Words and Pictures III: The Crutch

(This is the last installment on this topic, continued from Words and Pictures I: Childhood and Words and Pictures II: Growing Up.)

What I’ve learned from this double vision of the world is that the basic ingredient for visual art and fiction is OBSERVATION.

If you’ve ever drawn a picture of something that didn’t turn out right, most likely the fault wasn’t in your hand. It was in your eye. In order to draw something accurately, you have to see it accurately, and that’s not as easy as you might think. We make certain assumptions about things until we study them carefully, and those assumptions are often wrong. Items in the distance may be much smaller than we think they are, and that hand reaching out toward you is huge – maybe twice as large as the head of the man who’s reaching. Teaching drawing is always more about teaching seeing than about anything else. That’s why people say an artist has an “eye” for detail.

Observation is just as necessary for writers, who are encouraged to “write what they know.” Writers must catch the details, the nuances of setting and character, light and motion. The best artists study the world around them, then transform what they see, recreating it into what they saw transformed. But everyone starts with the real world.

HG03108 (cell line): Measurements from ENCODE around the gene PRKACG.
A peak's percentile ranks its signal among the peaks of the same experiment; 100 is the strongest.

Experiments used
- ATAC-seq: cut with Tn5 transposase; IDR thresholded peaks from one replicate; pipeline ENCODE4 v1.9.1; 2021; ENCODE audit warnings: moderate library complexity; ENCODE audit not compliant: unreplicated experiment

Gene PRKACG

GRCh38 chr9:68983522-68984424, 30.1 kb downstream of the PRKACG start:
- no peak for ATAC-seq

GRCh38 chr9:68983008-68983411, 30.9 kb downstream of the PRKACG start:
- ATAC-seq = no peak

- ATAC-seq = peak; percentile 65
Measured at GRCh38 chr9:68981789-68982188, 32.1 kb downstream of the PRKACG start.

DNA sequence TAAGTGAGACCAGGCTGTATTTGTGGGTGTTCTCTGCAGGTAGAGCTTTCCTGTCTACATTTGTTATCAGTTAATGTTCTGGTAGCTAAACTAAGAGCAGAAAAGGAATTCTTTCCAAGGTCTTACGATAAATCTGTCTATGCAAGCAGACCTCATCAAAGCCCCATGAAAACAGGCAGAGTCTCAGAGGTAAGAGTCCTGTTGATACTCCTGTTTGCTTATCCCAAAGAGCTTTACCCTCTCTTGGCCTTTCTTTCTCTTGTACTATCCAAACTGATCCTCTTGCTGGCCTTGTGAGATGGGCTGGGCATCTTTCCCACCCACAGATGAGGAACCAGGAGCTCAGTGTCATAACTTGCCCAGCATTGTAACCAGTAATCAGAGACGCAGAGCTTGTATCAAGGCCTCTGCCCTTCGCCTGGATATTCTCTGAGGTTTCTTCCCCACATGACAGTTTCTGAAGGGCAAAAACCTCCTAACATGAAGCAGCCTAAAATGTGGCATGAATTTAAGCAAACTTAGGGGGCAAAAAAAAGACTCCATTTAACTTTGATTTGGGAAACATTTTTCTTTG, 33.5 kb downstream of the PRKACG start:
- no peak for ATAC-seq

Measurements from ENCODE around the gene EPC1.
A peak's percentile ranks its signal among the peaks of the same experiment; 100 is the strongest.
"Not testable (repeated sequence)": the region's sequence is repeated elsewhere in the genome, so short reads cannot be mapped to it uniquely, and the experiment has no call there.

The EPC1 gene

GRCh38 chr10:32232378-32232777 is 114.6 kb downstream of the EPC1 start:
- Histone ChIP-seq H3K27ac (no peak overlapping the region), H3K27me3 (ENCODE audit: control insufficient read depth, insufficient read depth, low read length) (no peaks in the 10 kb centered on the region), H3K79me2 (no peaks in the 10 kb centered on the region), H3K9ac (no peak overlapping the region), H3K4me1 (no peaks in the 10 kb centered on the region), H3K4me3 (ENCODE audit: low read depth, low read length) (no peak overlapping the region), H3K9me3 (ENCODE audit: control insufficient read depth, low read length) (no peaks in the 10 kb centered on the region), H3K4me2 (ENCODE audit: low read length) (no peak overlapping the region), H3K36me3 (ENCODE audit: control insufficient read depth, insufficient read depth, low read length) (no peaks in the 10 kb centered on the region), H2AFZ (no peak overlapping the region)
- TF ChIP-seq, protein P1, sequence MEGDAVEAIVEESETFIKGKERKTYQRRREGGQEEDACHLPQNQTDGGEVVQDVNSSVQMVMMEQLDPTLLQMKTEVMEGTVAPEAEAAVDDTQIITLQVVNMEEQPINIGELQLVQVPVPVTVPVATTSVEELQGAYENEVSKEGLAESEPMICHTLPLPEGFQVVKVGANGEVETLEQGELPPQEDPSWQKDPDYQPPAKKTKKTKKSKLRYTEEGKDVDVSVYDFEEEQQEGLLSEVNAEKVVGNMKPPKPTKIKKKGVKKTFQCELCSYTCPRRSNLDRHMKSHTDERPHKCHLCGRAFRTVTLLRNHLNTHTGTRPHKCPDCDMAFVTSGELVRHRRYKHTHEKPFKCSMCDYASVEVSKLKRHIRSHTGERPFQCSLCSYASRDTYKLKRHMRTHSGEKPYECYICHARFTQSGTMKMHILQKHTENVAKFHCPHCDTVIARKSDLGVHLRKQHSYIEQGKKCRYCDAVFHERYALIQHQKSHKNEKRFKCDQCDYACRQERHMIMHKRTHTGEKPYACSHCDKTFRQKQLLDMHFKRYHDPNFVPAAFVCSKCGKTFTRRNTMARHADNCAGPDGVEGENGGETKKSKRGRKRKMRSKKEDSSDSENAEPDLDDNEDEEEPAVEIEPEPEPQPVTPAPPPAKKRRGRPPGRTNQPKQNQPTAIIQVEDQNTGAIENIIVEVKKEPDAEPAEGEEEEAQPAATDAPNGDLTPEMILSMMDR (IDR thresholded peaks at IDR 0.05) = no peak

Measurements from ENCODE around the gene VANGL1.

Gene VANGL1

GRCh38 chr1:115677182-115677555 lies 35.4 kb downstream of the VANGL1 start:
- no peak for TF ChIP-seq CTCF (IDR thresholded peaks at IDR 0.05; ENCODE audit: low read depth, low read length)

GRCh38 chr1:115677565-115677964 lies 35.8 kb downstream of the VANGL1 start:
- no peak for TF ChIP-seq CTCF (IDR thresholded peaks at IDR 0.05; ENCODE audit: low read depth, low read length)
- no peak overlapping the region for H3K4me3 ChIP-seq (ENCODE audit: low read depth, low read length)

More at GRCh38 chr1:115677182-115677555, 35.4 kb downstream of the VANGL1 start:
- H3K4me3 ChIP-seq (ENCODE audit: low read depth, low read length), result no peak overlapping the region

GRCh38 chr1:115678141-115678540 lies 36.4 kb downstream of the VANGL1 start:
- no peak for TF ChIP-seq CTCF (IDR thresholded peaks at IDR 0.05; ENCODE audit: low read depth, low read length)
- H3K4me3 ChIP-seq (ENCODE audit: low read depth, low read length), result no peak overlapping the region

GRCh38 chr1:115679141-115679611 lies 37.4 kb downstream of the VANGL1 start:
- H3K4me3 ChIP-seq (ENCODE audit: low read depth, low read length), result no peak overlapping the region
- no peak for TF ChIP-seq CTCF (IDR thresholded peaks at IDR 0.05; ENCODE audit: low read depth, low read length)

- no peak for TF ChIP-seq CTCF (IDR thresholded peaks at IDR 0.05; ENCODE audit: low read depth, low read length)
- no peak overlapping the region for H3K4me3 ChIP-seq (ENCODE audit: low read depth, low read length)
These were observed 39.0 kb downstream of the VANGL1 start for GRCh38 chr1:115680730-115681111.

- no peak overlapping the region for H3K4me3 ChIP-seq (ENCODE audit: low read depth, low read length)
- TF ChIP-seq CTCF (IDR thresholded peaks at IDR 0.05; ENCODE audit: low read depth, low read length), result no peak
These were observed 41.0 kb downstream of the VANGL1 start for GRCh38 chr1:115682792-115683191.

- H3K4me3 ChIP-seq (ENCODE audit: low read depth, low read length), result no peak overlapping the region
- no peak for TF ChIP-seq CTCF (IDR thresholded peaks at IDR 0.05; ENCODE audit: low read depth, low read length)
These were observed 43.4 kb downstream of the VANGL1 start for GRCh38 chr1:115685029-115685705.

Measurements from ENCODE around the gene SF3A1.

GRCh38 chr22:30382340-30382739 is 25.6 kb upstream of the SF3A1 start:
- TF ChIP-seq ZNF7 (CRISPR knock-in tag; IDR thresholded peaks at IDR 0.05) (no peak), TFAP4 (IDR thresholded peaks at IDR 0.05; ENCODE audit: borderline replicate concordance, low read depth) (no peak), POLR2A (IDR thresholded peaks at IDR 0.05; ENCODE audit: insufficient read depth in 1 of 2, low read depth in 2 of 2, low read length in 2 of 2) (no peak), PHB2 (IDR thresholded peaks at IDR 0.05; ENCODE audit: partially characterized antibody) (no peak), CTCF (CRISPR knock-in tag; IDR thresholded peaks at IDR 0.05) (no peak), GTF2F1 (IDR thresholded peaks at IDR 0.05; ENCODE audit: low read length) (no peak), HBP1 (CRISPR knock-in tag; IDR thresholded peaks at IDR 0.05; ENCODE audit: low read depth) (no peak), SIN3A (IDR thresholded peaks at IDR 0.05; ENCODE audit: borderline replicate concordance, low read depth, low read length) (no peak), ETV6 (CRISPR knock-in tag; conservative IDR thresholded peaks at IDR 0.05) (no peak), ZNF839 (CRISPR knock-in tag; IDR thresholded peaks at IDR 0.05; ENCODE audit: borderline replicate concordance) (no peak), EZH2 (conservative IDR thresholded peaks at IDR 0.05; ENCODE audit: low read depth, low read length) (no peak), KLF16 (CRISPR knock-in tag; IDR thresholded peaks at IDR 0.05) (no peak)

(This invasive Japanese kudzu in South Carolina
was reborn as a motif in The Gift Box.)

Alas, for all my love of art and of writing, I am not very observant of details. I tend to see only one aspect of the world I’m in. If a lady in a startling red dress walks into the room, her dress eclipses everything. I miss her eye color and whether she is wearing shoes or not, I don’t catch her name and I may not hear her speak. The dress dislodges my thoughts and sends me off on a flight of fancy — to The Scarlet Letter or those ruby slippers on Dorothy in the Wizard of Oz. Later, if I try to remember the woman’s name, if she wore glasses or jewelry, I’m at a loss.

Ah, but for me there is The Crutch:

I write my story drawing on my experiences and emotions as I feel or perceive them at the time. I let my imagination go, and don’t worry too much about realistic detail. Later, in the process of research, I plug the holes. I research through words, of course, but I also spend a lot of time looking at photographs. On one research trip to South Carolina and Florida, I took hundreds of pictures, many of scenes and objects I could never have imagined. I often blow these up, use them in art projects or frame them. I use the camera lens to focus. Later, I use the pictures to remember or clarify what I’ve seen. I meditate on them, and study the minutiae I might have missed in passing. In time, some details will be bonded to the story they inform.

(I came across this startling scene on a Florida Seminole Reservation. It reappeared in Flight.)

I’m thankful for the way a camera can freeze the image that’s caught my eye and hold it forever. Or long enough for me to recreate and anchor it – in words.

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